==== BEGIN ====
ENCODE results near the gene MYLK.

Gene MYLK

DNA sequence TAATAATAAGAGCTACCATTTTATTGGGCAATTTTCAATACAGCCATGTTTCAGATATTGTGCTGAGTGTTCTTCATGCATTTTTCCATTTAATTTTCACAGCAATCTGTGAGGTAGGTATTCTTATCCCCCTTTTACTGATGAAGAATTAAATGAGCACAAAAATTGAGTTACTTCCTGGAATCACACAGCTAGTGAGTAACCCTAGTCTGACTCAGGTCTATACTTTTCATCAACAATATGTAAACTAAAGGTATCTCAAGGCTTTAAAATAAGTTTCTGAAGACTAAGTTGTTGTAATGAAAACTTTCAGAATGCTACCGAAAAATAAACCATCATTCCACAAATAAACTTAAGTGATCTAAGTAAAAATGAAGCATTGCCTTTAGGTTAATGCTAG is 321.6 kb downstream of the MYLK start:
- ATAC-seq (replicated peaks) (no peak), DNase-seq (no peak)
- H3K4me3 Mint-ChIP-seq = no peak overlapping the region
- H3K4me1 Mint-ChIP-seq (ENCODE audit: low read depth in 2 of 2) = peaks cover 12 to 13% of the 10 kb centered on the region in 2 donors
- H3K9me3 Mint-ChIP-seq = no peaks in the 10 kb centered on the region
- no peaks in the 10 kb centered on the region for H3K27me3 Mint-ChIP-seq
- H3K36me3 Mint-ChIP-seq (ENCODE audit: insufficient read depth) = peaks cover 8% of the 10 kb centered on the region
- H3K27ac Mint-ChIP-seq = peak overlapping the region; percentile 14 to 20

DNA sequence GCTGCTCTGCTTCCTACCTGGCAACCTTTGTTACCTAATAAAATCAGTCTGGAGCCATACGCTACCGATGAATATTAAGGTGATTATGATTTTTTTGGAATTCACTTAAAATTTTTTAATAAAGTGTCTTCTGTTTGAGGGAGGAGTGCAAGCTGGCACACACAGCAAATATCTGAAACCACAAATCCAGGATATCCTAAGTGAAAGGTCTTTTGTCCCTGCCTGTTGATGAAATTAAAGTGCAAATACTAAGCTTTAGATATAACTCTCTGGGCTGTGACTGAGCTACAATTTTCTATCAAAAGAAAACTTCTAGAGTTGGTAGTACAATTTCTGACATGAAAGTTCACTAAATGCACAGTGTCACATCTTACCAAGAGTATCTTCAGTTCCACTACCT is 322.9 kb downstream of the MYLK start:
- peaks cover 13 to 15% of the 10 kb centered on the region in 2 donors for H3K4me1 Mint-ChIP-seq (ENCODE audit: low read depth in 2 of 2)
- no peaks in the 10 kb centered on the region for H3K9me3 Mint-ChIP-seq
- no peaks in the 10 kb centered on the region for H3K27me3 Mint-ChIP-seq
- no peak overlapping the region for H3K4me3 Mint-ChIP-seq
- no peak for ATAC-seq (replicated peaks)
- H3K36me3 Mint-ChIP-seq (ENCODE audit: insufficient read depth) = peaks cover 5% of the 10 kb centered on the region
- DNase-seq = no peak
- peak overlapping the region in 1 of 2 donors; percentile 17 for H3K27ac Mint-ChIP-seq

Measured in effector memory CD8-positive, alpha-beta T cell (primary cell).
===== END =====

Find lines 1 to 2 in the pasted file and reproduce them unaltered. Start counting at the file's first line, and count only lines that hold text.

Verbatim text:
ENCODE results near the gene MYLK.

Gene MYLK